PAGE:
Some experts believe that since the IRGC would remain subject to sanctions under multiple other U.S. sanctions programs, delisting it from the terrorist list isn’t a major concession by the Biden administration. Ali Vaez, Iran Project director at the International Crisis Group, said that the terrorist designation had no effect in curtailing the group’s offensive armed operations in the region. Instead, soon after being delisted, the group intensified attacks in the region.
“Within weeks, suspected Iranian attacks were taking place against commercial shipping. Frequent attacks against U.S. forces in Iraq,” he said. “It’s difficult to argue that the designation has done anything to curtail the IRGC’s influence; in fact, we’ve seen it grow more brazen.”
Reports say that Iran has assured it would make a commitment to de-escalate in the region in return for the IRGC’s removal as a terrorist entity. But there is no certainty it would follow up on that promise, leading to warnings by some that the FTO designation should be lifted only once the IRGC reins in its militias in neighboring nations where they hold local political systems hostage to Iran’s whims. Others recommend that any pledges by Iran should be made public.
“If a delisting is being tied to new commitments by the Iranian side—for example affecting their missile arsenal, maritime activities, or regional behavior—they should clearly be laid out and divulged to the public to deny the Iranian regime any room for interpretation,” said Farzin Nadimi, an associate fellow with the Washington Institute.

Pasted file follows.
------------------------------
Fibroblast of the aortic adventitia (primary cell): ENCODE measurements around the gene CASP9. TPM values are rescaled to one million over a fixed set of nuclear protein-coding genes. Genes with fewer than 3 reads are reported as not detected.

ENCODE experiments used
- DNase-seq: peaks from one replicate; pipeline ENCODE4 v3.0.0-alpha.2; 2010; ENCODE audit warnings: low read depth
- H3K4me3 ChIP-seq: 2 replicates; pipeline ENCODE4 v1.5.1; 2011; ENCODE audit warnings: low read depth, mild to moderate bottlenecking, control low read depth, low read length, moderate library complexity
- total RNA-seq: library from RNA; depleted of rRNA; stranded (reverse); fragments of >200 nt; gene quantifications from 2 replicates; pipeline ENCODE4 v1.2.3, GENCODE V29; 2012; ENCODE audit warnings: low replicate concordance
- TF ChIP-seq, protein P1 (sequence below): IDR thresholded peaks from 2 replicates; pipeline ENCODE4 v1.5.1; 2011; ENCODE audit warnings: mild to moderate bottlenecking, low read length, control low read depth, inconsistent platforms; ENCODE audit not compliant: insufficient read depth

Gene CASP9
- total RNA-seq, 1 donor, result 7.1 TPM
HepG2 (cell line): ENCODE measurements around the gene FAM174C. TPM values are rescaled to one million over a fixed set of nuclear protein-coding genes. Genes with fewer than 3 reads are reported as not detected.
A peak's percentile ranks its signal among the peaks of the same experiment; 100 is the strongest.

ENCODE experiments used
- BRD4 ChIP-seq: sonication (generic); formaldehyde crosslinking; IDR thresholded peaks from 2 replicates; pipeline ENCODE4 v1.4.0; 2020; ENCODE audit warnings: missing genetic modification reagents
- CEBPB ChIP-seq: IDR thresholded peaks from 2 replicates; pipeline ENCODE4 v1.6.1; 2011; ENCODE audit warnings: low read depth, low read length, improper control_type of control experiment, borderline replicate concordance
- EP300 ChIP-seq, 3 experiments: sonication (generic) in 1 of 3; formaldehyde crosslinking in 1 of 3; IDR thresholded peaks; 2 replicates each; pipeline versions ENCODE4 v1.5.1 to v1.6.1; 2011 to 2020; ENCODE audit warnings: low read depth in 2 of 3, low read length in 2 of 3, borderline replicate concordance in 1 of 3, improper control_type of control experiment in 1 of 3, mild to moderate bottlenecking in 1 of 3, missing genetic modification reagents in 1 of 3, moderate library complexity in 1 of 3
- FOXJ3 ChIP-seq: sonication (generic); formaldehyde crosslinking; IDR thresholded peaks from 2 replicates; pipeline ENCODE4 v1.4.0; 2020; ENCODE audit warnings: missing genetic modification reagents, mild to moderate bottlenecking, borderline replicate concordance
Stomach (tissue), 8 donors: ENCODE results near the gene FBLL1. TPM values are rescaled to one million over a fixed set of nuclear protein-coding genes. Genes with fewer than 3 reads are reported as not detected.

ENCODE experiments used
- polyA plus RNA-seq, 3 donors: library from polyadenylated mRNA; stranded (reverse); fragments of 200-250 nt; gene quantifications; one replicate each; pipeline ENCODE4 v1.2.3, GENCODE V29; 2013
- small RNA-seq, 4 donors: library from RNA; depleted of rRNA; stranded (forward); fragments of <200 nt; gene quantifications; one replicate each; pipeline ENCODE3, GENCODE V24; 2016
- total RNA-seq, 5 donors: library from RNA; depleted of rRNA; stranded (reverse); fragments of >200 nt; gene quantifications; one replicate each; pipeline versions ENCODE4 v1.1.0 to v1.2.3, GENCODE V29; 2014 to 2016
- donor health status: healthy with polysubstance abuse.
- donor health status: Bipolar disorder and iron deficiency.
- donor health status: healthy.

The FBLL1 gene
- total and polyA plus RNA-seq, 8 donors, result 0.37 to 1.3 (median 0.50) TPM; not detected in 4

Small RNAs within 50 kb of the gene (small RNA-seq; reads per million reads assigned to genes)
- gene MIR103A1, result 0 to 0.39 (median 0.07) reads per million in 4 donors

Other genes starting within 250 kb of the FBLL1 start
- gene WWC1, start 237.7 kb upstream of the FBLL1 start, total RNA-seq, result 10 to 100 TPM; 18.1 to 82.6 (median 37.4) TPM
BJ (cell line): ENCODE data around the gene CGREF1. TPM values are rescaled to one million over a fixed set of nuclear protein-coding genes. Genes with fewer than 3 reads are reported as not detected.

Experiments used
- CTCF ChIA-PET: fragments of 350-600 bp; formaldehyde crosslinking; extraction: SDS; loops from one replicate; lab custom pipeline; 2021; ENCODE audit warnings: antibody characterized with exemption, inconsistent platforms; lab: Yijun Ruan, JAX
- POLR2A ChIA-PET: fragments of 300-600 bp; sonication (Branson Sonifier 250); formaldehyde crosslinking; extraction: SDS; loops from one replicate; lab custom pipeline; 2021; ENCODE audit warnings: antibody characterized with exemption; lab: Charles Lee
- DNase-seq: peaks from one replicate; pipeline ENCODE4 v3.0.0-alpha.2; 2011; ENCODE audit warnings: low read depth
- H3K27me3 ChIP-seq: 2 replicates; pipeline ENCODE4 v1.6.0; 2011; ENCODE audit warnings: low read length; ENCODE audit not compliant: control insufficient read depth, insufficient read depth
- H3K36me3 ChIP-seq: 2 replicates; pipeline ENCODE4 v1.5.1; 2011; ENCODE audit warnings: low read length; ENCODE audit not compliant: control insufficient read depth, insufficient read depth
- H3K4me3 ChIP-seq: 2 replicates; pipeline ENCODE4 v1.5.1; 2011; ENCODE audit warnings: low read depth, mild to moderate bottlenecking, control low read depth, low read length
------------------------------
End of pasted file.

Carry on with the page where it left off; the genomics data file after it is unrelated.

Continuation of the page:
Iran’s demand to delist the IRGC seems to have more to do with the country’s hard-liner President Ebrahim Raisi’s push to appease his domestic allies. The IRGC was formed in 1979 as the armed unit of the Islamic Revolution and mandated with protecting the revolution’s religious character. It fought in the eight-year-long war with Iraq in the 1980s and doubled as the clerical establishment’s domestic military. The IRGC still answers only to supreme leader of the country, currently Ayatollah Ali Khamenei.
Over the last 40 years, the IRGC has been empowered by the Ayatollahs to be used against moderate political and market forces in Iran to maintain their hegemony. According to some estimates it controls nearly a third of Iran’s economy, although it likely controls much more. Most of its business endeavors are a subject of public consternation and kept a secret. Its affiliated construction company has been handed thousands of lucrative construction contracts by the government, won rigged bids to privatize the telecommunications sector, and runs everything from mining companies to the online gaming industry to contraband procurement in the country. More controversially, it was allowed to enter Iran’s valuable energy sector by former President Mahmoud Ahmadinejad, who had previously served in the IRGC’s intelligence and security units.
For the IRGC, however, removal from the FTO list is a question of prestige and honor, as they see themselves as a protector of an Islamic order in Iran and a force for good in the region against Sunni jihadis. The Iranian establishment in its current form clearly agrees. Indeed, given the base of support the IRGC has in Iran’s political and religious establishment, it’s hard to imagine what role sanctions could play in significantly damaging it. The only way to sustainably weaken the group would be for Iranian moderates to gain a much larger degree of influence over the entire political system. There is little the U.S. government can do to achieve that goal in the short term, and certainly not in the context of nuclear negotiations.
The fight over the IRGC’s status remains a battle of nerves, and it’s not yet clear who will blink first. But it might not be wiser for the West to concede, because time is not on its side. If the West were to allow Iran two more weeks or a month to continue to make progress on nuclear enrichment, it could obviate the deal entirely. Vaez summed up the conundrum over the IRGC’s terrorist designation as an absurd issue. “It doesn’t help the U.S.; it doesn’t hurt Iran,” he said.